Impatience

There are one or two last behaviours that might suggest a slight Attention Deficit cast of mind.

For example, I’m horrifically impatience. I’m ok if I know how long there is to go[1], but I’m driven frantic by delayed trains, doctors’ waiting rooms, speeches, meetings and workshops, or waiting to take children home from clubs or parties.  Then, every moment contains the possibility of an end to the torment but doesn’t, and this state could continue indefinitely. I’m going to have hysterics, I’m overwhelmed by claustrophobia; I’m panting with the horror of it. I’m going to puke. I think I might eat my own head. Once, during an interminable leaving speech, I actually burst into tears.[2]

I always have a book with me. A book is a charm that promises to ward off the storms of angst that gust up through my chest, into my throat, making me unable to breathe. It never works, though, because by then I’m too worked up to concentrate.

I remember, at Ascot House, morning meetings made me climb the walls. They could be done in 5 minutes, but, instead, they wandered on and on, with no guarantee of an ending. There was no need for any of the comments to be made – they were trivial and self-evident, yet I couldn’t leave and go and do something useful until they were finished. It was awful. I wished somebody would just shoot me.

I guess everybody hates waiting, but…

Actually, does everyone? Are we the same? How can I tell?

  • footnotes:

[1] Those thin, constantly moving lines at Disneyland are a stroke of genius!

[2] I was very anorexic and needed to get home to eat my snack.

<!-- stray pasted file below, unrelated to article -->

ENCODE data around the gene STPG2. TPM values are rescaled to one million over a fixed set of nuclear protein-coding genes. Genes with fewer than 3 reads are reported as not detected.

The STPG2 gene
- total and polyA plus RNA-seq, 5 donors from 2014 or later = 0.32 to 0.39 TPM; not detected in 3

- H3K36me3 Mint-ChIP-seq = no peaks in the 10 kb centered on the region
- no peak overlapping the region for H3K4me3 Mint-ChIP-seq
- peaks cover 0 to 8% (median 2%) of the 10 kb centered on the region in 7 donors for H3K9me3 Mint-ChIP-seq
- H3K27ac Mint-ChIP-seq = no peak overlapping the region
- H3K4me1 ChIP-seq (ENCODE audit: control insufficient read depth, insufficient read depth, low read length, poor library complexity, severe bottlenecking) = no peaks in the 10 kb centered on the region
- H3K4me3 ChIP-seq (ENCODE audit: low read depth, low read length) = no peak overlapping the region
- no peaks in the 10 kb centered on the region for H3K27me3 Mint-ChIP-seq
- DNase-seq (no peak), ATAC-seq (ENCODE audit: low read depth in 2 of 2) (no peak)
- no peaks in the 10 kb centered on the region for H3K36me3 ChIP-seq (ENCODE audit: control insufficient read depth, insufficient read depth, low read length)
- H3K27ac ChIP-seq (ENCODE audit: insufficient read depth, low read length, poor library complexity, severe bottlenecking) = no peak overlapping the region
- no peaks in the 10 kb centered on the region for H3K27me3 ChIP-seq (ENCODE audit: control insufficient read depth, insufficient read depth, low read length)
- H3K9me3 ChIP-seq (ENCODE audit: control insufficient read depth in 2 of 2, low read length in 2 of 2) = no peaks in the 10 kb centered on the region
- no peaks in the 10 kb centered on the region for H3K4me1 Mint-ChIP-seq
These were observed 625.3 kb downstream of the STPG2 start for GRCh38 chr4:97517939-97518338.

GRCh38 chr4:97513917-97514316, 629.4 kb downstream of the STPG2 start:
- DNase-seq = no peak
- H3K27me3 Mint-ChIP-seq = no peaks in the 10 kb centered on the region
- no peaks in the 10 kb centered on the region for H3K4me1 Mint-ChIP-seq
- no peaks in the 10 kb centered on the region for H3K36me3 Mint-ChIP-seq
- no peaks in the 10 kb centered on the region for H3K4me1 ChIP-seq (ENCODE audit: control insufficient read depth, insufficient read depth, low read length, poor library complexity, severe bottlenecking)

Not Mad, Sweet Heaven! (or as unpleasant as I paint myself, hopefully!)

I’m most unhappy if somebody flatly contradicts something I know to be true. Reality quivers at the blow, because, If the fundamental principles of my understanding are false, I’m delusional, and I would not be mad.[1]

It’s commonly a disagreement over remembering events, though not always[2]. I understand that a memory is a thought you are having in the present. It is not a stored item; it is a neural circuit being re-used. And brain circuits don’t fire in isolation. They are part of a whole tangled, interconnected network, a glowing haze of electricity that envelopes your brain, each part feeding off and triggering the others, to create an aggregate identity.

Past events leave their legacy in the brain in patterns of synaptic connections, but memories are recreated every time you access them. And you alter them to make sense in the light of your current understanding: they are strands in that moment’s neural web.

So, perhaps you revise an experience to make it match those of your companions, or rationalise the number of people who were there, or add in something you learned later, or you merge two similar events. Memory is fictional, subjective, unreliable. I know this.

But it is one thing to understand it theoretically; it is another to be confronted by a blunt denial of what happened. Your memories make you who you are: “I know this. I was there. I saw it”: “I, I, I”. You are the person who was there under these circumstances. If they deny this, they are dismantling your identity. They are threatening to tear it apart, letting the darkness in.  Because if I’m wrong in what I remember, my life becomes a fiction.